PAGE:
St. George Criminal Defense Lawyer
When you or someone you love is charged with a crime, your life turns upside down overnight. It’s a scary and overwhelming situation to find yourself in, especially if you’ve never been arrested and don’t know what to expect from Utah’s criminal justice system.
If you or someone in your family was arrested in St. George, know that you don’t have to go through this difficult time on your own. With over 16 years of experience, our passionate and knowledgeable criminal defense attorneys are here to fight the allegations and protect your Constitutional liberties, no matter how complex or serious the charges against you may be. To set up a free and private legal consultation, call our law offices at (801) 758-2287 today.
Types of Charges Our St. George Criminal Attorneys Handle
Criminal defense attorneys Darwin Overson represents adults and juveniles in the 84101 zip code of Salt Lake City, which extends from North Temple to 1300 South and South 600 West to Main Street. Offenses he handles range from minor misdemeanors to highly complex felonies, including but not limited to:
- Aggravated Assault
- Child Abuse
- Domestic Violence
- Simple Assault
- Drug Crimes
- Marijuana Possession
- Possession with Intent to Distribute/Deliver (PWID)
- Prescription Pills (OxyContin, Vicodin, Percocet)
- Psilocybin Mushrooms
- Simple Possession
- DUI (Driving Under the Influence)
- Aggravated Murder
- Negligent Homicide
- Property Crimes
- White Collar Crimes
- Fraud and Scams
- Identity Theft
- Money Laundering
Criminal Penalties in UT: Fines and Jail or Prison
There are three types of offenses in Utah:
- Violations – Violations are not actually crimes. When a person commits a parking violation, he or she is issued a citation and is required to pay a fine or go to court.
- Misdemeanors – Misdemeanors are crimes which are less serious than felonies. Class C and Class B misdemeanors are heard in Utah’s justice courts, while Class A misdemeanors, which are just one step below felonies, may be heard in district court.
- Felonies – Felonies are the most serious type of criminal offense, often carrying long prison terms and thousands of dollars in criminal fines. After a person has been convicted of a felony, he or she may lose rights and privileges, such as the ability to hold certain licenses. Despite a profusion of laws designed to curb this very issue, the unfortunate reality is that former felons often struggle against discrimination when it comes to employment, housing, and lending. Felony charges are generally heard in district court, though potential exists for the outcome of a case to be challenged in the Court of Appeals or even before the Supreme Court of Utah.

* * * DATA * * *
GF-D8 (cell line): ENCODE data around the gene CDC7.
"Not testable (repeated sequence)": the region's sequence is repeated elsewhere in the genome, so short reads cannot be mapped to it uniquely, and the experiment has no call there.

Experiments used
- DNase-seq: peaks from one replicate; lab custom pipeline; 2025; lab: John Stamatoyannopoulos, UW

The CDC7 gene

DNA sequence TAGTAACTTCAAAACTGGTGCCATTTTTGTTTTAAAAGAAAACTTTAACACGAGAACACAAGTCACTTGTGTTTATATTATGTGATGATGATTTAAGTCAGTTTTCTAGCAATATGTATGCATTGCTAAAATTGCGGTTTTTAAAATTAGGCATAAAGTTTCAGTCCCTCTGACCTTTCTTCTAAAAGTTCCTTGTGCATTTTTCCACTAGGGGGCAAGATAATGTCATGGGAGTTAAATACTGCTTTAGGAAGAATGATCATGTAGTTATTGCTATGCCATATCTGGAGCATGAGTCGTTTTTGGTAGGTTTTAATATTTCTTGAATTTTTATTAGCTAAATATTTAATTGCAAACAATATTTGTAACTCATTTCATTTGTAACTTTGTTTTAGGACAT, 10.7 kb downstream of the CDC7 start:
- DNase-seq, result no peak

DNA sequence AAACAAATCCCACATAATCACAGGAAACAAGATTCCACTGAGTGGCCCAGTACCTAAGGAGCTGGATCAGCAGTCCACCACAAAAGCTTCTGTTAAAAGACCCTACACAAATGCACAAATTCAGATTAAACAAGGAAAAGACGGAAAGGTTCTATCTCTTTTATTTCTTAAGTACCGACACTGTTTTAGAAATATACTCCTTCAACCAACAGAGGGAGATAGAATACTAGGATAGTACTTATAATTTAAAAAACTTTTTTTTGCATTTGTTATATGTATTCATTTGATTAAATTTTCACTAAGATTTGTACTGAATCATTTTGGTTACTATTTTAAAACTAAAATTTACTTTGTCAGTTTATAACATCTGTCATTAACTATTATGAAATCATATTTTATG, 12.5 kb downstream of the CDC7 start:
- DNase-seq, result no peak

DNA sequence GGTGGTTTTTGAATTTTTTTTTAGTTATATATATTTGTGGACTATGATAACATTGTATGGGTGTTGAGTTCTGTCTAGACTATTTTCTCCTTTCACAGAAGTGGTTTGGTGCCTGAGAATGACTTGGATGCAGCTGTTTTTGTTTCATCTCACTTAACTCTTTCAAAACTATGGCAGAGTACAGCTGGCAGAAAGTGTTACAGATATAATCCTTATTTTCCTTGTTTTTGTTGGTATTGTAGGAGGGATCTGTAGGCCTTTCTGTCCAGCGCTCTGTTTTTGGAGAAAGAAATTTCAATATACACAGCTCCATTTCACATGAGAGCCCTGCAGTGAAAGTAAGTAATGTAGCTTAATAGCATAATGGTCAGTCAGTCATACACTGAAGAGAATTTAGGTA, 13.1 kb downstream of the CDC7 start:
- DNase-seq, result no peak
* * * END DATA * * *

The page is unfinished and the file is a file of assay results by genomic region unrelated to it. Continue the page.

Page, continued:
Misdemeanors and felonies are each divided into three different groups, called “classes” for misdemeanors and “degrees” for felonies, depending on the details of the alleged offense. As a crime’s grading rises, the potential penalties become more severe. Criminal penalties in Utah are listed below by class and degree.
- Class C Misdemeanor
Fine – Up to $750
Sentence – Up to 90 days (3 months) in jail
- Class B Misdemeanor
Fine – Up to $1,000
Sentence – Up to 6 months in jail
- Class A Misdemeanor
Fine – Up to $2,500
Sentence – Up to 1 year in jail
- Third Degree Felony
Fine – Up to $5,000
Sentence – 0 to 5 years in prison
- Second Degree Felony
Fine – Up to $10,000
Sentence – 1 to 15 years in prison
- First Degree Felony
Fine – Up to $10,000
Sentence – 5 years to life in prison
Fines and incarceration aren’t the only possible consequences of a criminal conviction in Utah. Depending on the nature of the offense, the courts might also impose additional or alternate penalties, including but not limited to:
- Community Service
- Driver’s License Suspension/Revocation
- Driver Safety Courses
- Electronic Monitoring (House Arrest)
- Ignition Interlock Device (IID)
- Sex Offender Registration
- Work Programs
How Mitigating and Aggravating Factors Affect a Sentence
Stated simply, mitigating factors make a sentence lighter while aggravating factors make a sentence more severe. The presence or absence of mitigating or aggravating factors can dramatically lighten – or intensify – the jail or prison term which would otherwise be sentenced.
Some common examples of aggravating factors include:
- Causing a serious physical injury.
- Child endangerment.
- Committing a crime on school property.
- Committing a hate crime.
- Injuring or victimizing a child, elderly person, disabled person, or person who is otherwise vulnerable.
- Injuring or victimizing a person you had formal authority over (e.g. a student-teacher relationship).
- Using a dangerous weapon during the course of the crime.
Alternately, common examples of mitigating factors include:
- Being a non-violent offender with a clean record, in which case you might be a good candidate for alternate sentencing programs like drug court.
- Cooperating with law enforcement.
- Having a disability that interferes with the defendant’s ability to understand his or her own actions.
Utah’s only capital felony, or felony subject to capital punishment, is aggravated murder. If you or someone you love was arrested in St. George, don’t delay getting legal help. The sooner you reach out for assistance, the sooner our firm can begin building your defense strategy. For a free and private legal consultation, call our criminal attorneys right away at (801) 758-2287.